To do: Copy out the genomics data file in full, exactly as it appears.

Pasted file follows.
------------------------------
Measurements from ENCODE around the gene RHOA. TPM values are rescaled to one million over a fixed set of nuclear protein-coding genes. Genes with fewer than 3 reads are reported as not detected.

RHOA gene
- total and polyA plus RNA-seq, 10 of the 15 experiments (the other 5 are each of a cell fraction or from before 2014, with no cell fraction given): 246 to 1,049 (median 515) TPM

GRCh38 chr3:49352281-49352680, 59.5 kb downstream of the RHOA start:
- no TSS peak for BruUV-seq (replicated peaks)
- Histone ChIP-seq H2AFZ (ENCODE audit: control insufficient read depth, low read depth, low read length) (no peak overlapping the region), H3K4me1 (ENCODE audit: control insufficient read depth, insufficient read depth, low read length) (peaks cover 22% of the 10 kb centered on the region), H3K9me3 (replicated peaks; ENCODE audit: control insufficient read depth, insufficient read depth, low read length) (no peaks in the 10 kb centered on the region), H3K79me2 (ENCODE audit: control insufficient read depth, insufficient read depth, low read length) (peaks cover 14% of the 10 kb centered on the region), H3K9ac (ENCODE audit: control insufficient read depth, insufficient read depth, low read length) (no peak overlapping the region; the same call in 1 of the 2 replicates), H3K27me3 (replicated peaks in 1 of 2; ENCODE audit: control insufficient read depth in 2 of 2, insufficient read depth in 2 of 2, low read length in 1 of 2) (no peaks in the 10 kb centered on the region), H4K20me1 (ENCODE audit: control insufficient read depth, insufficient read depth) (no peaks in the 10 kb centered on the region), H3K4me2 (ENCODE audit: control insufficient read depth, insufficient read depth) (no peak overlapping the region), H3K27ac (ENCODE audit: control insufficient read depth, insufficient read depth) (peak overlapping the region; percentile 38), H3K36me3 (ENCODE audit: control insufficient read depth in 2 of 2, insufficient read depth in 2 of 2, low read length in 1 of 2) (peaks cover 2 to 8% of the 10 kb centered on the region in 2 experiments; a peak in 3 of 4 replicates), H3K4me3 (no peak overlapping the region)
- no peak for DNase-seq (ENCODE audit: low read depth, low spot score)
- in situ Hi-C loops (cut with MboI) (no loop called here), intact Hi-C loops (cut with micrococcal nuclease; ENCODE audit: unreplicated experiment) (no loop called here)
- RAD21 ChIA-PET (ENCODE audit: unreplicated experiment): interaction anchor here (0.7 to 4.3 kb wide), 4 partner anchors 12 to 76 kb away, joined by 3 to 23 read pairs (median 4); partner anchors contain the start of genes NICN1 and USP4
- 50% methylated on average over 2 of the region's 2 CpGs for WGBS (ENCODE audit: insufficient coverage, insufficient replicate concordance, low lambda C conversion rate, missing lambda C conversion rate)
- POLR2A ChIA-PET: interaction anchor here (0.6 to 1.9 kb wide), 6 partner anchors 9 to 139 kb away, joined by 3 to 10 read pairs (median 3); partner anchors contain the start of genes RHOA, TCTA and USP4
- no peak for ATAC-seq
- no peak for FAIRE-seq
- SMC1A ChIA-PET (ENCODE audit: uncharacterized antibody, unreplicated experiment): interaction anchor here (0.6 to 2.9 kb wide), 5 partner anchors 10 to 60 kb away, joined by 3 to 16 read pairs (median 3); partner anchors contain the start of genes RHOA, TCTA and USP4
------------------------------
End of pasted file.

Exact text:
Measurements from ENCODE around the gene RHOA. TPM values are rescaled to one million over a fixed set of nuclear protein-coding genes. Genes with fewer than 3 reads are reported as not detected.

RHOA gene
- total and polyA plus RNA-seq, 10 of the 15 experiments (the other 5 are each of a cell fraction or from before 2014, with no cell fraction given): 246 to 1,049 (median 515) TPM

GRCh38 chr3:49352281-49352680, 59.5 kb downstream of the RHOA start:
- no TSS peak for BruUV-seq (replicated peaks)
- Histone ChIP-seq H2AFZ (ENCODE audit: control insufficient read depth, low read depth, low read length) (no peak overlapping the region), H3K4me1 (ENCODE audit: control insufficient read depth, insufficient read depth, low read length) (peaks cover 22% of the 10 kb centered on the region), H3K9me3 (replicated peaks; ENCODE audit: control insufficient read depth, insufficient read depth, low read length) (no peaks in the 10 kb centered on the region), H3K79me2 (ENCODE audit: control insufficient read depth, insufficient read depth, low read length) (peaks cover 14% of the 10 kb centered on the region), H3K9ac (ENCODE audit: control insufficient read depth, insufficient read depth, low read length) (no peak overlapping the region; the same call in 1 of the 2 replicates), H3K27me3 (replicated peaks in 1 of 2; ENCODE audit: control insufficient read depth in 2 of 2, insufficient read depth in 2 of 2, low read length in 1 of 2) (no peaks in the 10 kb centered on the region), H4K20me1 (ENCODE audit: control insufficient read depth, insufficient read depth) (no peaks in the 10 kb centered on the region), H3K4me2 (ENCODE audit: control insufficient read depth, insufficient read depth) (no peak overlapping the region), H3K27ac (ENCODE audit: control insufficient read depth, insufficient read depth) (peak overlapping the region; percentile 38), H3K36me3 (ENCODE audit: control insufficient read depth in 2 of 2, insufficient read depth in 2 of 2, low read length in 1 of 2) (peaks cover 2 to 8% of the 10 kb centered on the region in 2 experiments; a peak in 3 of 4 replicates), H3K4me3 (no peak overlapping the region)
- no peak for DNase-seq (ENCODE audit: low read depth, low spot score)
- in situ Hi-C loops (cut with MboI) (no loop called here), intact Hi-C loops (cut with micrococcal nuclease; ENCODE audit: unreplicated experiment) (no loop called here)
- RAD21 ChIA-PET (ENCODE audit: unreplicated experiment): interaction anchor here (0.7 to 4.3 kb wide), 4 partner anchors 12 to 76 kb away, joined by 3 to 23 read pairs (median 4); partner anchors contain the start of genes NICN1 and USP4
- 50% methylated on average over 2 of the region's 2 CpGs for WGBS (ENCODE audit: insufficient coverage, insufficient replicate concordance, low lambda C conversion rate, missing lambda C conversion rate)
- POLR2A ChIA-PET: interaction anchor here (0.6 to 1.9 kb wide), 6 partner anchors 9 to 139 kb away, joined by 3 to 10 read pairs (median 3); partner anchors contain the start of genes RHOA, TCTA and USP4
- no peak for ATAC-seq
- no peak for FAIRE-seq
- SMC1A ChIA-PET (ENCODE audit: uncharacterized antibody, unreplicated experiment): interaction anchor here (0.6 to 2.9 kb wide), 5 partner anchors 10 to 60 kb away, joined by 3 to 16 read pairs (median 3); partner anchors contain the start of genes RHOA, TCTA and USP4